• Book

The left hand of darkness

by Le Guin, Ursula K., 1929-

There are no copies available and 2 requests on 3 copies

Where To Find It

Call number: Science Fiction / Le Guin, Ursula

Additional Details

A Parade in Erhenrang -- The Place Inside the Blizzard -- The Mad King -- The Nineteenth Day -- The Domestication of Hunch -- One Way into Orgoreyn -- The Question of Sex -- Another Way into Orgoreyn -- Eestraven the Traitor -- Conversations in Mishnory -- Soliloquies in Mishnory -- On Time and Darkness -- Down on the Farm -- The Escape -- To the Ice -- Between Drumner and Dremegole -- An Orgota Creation Myth -- On the Ice -- Homecoming -- A Fool's Errand -- The Gethenian Calendar and Clock.

A human emissary sent to the world of Winter to bring it into a galactic civilization must find a way to bridge the gulf between his outlook and that of the natives, who can change gender at will.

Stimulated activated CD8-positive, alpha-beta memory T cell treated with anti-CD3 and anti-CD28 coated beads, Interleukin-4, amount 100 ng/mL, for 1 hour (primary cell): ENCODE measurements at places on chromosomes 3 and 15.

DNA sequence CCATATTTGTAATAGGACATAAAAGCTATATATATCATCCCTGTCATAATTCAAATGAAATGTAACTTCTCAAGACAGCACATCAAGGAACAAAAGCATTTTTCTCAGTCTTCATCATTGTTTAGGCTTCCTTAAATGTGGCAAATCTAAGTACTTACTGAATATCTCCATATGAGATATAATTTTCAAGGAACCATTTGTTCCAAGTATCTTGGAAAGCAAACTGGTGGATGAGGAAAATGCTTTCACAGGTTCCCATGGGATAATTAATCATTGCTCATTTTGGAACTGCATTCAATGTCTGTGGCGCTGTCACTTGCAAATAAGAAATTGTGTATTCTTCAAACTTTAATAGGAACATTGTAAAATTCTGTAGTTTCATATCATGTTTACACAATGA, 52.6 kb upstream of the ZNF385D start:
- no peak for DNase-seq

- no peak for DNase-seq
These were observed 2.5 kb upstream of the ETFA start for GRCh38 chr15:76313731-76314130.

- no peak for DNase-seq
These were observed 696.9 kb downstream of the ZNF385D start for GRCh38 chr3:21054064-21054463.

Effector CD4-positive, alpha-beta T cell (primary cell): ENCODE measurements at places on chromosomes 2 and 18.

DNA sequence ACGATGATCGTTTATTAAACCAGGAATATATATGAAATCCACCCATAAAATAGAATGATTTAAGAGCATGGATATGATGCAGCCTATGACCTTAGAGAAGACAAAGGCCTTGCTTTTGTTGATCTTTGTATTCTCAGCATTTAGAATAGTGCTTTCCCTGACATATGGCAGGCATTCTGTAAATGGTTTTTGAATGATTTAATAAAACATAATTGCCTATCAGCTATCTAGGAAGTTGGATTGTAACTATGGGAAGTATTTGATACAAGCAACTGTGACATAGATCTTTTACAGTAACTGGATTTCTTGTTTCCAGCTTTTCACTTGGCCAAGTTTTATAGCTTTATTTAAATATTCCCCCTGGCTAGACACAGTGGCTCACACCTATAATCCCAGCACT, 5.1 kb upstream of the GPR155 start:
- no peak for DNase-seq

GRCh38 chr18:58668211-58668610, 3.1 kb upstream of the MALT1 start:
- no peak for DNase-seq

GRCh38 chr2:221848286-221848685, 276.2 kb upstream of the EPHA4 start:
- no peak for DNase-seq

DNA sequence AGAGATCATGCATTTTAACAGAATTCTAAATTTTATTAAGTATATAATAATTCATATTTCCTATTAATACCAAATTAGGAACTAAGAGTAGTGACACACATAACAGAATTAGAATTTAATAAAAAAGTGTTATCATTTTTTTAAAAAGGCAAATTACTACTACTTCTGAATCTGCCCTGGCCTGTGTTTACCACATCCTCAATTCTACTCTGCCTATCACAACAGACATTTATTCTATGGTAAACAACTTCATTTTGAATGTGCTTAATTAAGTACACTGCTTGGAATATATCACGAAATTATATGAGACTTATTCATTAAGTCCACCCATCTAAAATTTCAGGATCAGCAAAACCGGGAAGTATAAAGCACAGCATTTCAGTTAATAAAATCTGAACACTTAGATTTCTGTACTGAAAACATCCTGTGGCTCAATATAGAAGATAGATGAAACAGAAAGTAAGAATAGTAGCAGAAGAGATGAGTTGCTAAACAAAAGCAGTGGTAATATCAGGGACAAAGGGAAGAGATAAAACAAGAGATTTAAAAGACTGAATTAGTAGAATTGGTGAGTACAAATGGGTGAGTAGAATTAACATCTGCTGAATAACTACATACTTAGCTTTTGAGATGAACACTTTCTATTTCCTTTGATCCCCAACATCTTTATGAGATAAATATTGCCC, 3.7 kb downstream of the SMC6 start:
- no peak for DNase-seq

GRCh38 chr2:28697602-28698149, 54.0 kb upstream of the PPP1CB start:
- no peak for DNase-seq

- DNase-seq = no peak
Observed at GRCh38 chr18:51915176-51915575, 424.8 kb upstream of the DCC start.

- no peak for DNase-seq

Community Reviews

Great book!

This is the book that hooked me on science fiction and fantasy as a teenager. Very thought-provoking and interesting.

Unique world but too dry

The Eukumen have sent Genly Ai, alone, to the planet Gethen to be its first contact with alien life. There he must convince the leaders of that world of the truth of his origin and to join the Ekumen, an organization of planets which serves to ease trade between worlds.

Ai's journey is long and hard, as it is also for those who wish to help- and destroy him. The book itself is well written, with an intense sense of realism. The people, customs, and biology of the men living on Gethen is well thought out and creates a unique world.

That said, I feel like the core of the story itself lacked something. It did not feel like an action adventure, or a mystery, or a thriller; it felt more as if one was reading historical chronicles (which is what the beginning of the book purports to be.) Many science fiction novels have used this tactic (i.e. Foundation series) but still managed to be exciting; this book did not.

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